The ultimate goal of theory evaluation is to determine the potential of the theory to scientific knowledge.
meaningful and logical adequacy
Operational and empirical adequacy
Contribution to understanding
Logical adequacy (diagramming) - identifying all theoretical terms (concepts, constructs, operational definitions, referents). Theory is a set of interrelated concepts and statements
Emprical adequacy- single most important criterion for evaluating a theory applied in practice. Margaret Ellis
Identified characteristics of significant theories
Implicit values of the theorist
Choose two of the theory evaluation approaches that are discussed in chapter 5 of McEwen. Locate the original sources of these two theorists; some articles are in Course Resources for you. Compare and contrast the strategies that they advocate for theory evaluation. What commonalities do you see? How do the two approaches differ? Could you use a synthesized version of the two approaches? Share your insights with your group under Analytic approaches topic. All postings due by 10/12. I chose to compare and contrast the theory evaluation approaches of Rosemary Ellis and Margaret E. Hardy. Ellis uses various characteristics such as scope, complexity, testability, usefulness, implicit values, information generation and meaningful terminology to identify the significance of nursing theory (Ellis, 1968). Hardy on the other hand, has a different set of criterion for evaluation theory: meaningful and logical adequacy, operations and empirical adequacy, testability, generality, contribution to understanding, predictability and pragmatic adequacy (Hardy, 1973). I noticed more similarities than differences in the two theory evaluation approaches....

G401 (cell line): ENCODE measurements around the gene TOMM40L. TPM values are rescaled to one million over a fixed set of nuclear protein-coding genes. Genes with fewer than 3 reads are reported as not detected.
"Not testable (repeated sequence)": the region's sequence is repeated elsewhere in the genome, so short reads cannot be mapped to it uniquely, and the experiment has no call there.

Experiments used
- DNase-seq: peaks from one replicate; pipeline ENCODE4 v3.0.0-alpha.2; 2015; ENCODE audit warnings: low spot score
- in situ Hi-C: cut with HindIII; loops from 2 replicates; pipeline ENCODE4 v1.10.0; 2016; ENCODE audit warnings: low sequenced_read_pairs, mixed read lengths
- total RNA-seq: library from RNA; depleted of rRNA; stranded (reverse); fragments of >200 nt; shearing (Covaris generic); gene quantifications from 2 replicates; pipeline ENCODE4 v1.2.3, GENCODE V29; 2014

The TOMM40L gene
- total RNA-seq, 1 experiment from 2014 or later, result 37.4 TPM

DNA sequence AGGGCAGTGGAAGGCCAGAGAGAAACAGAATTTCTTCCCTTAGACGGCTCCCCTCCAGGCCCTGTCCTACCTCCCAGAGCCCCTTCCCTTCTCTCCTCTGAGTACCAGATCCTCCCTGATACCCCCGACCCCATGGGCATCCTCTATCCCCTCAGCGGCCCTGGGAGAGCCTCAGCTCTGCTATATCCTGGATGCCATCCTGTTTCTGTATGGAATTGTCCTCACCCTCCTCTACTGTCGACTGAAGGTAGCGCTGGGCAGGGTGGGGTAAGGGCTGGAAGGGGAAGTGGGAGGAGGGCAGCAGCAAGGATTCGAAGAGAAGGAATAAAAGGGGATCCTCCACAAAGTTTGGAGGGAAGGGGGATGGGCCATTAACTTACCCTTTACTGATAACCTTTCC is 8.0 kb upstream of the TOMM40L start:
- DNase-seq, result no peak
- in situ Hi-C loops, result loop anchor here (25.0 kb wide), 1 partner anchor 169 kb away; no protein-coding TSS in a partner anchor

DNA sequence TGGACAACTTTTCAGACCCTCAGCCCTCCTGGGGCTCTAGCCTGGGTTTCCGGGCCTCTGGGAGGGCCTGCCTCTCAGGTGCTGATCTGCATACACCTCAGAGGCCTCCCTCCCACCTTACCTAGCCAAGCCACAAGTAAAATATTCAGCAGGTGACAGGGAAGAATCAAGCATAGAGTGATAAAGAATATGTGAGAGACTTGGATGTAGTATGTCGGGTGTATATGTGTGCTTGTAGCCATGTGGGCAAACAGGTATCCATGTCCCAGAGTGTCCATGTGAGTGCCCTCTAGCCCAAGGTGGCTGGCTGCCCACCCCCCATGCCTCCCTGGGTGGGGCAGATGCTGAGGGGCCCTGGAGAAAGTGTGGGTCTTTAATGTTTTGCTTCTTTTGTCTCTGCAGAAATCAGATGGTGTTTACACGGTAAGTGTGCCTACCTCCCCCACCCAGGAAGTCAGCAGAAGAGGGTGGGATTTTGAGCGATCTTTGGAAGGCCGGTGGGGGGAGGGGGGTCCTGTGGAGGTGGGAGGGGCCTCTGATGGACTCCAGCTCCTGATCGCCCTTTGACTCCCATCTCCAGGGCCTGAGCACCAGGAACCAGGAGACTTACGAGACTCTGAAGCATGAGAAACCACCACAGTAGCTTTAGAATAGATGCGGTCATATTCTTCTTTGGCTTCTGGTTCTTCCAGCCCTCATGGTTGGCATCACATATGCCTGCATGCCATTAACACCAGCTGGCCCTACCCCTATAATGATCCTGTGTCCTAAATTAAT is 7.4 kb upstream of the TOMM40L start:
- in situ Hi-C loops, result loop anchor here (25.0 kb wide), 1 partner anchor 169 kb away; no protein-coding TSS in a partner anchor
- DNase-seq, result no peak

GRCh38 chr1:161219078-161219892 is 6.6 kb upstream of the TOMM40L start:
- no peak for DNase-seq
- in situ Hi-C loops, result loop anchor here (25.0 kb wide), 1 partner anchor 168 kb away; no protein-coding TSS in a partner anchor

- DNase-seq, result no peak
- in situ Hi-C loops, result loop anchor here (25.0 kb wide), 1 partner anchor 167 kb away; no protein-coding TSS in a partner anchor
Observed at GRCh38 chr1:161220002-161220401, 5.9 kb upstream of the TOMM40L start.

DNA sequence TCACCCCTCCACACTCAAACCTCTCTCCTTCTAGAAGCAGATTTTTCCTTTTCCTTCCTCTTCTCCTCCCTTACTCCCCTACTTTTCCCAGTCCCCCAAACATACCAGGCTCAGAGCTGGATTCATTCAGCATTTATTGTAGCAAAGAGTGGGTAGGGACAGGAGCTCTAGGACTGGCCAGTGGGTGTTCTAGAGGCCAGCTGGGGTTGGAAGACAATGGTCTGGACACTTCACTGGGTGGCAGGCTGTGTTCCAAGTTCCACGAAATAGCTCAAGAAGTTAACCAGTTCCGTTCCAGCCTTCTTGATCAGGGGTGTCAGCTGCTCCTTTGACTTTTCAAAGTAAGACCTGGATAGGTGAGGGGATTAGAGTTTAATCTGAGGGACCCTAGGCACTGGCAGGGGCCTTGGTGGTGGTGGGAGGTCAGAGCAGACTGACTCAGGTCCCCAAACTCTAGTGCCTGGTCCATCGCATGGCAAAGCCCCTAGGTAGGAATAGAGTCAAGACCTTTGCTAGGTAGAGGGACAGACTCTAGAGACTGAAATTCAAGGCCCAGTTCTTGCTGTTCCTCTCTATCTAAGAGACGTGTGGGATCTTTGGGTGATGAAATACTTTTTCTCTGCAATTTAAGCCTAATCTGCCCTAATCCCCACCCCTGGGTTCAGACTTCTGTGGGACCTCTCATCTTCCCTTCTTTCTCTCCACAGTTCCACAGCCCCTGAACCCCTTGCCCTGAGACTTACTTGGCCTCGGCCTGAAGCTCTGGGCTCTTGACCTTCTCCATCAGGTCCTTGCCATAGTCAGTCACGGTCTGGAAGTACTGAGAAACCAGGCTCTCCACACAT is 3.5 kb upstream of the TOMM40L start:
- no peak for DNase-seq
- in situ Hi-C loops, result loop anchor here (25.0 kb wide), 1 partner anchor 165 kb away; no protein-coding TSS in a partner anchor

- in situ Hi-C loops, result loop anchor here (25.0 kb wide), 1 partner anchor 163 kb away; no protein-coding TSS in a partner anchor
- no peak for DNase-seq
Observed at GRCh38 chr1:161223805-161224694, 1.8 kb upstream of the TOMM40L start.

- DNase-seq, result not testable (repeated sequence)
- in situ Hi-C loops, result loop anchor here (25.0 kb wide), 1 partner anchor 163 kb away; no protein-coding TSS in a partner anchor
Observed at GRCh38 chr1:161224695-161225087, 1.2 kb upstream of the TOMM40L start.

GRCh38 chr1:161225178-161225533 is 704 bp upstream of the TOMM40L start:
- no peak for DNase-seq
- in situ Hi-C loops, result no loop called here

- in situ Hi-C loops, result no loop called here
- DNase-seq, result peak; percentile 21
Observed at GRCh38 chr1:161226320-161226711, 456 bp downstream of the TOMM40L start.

References: Ellis, R. (1968). Characteristics Of Significant Theories. Theory Development in Nursing, 17(3), 217-222.
Hardy, M. (1973). Theories: Components, Development, Evaluation. Theoretical Foundations for Nursing, 23(2), 100-106.
Please join StudyMode to read the full document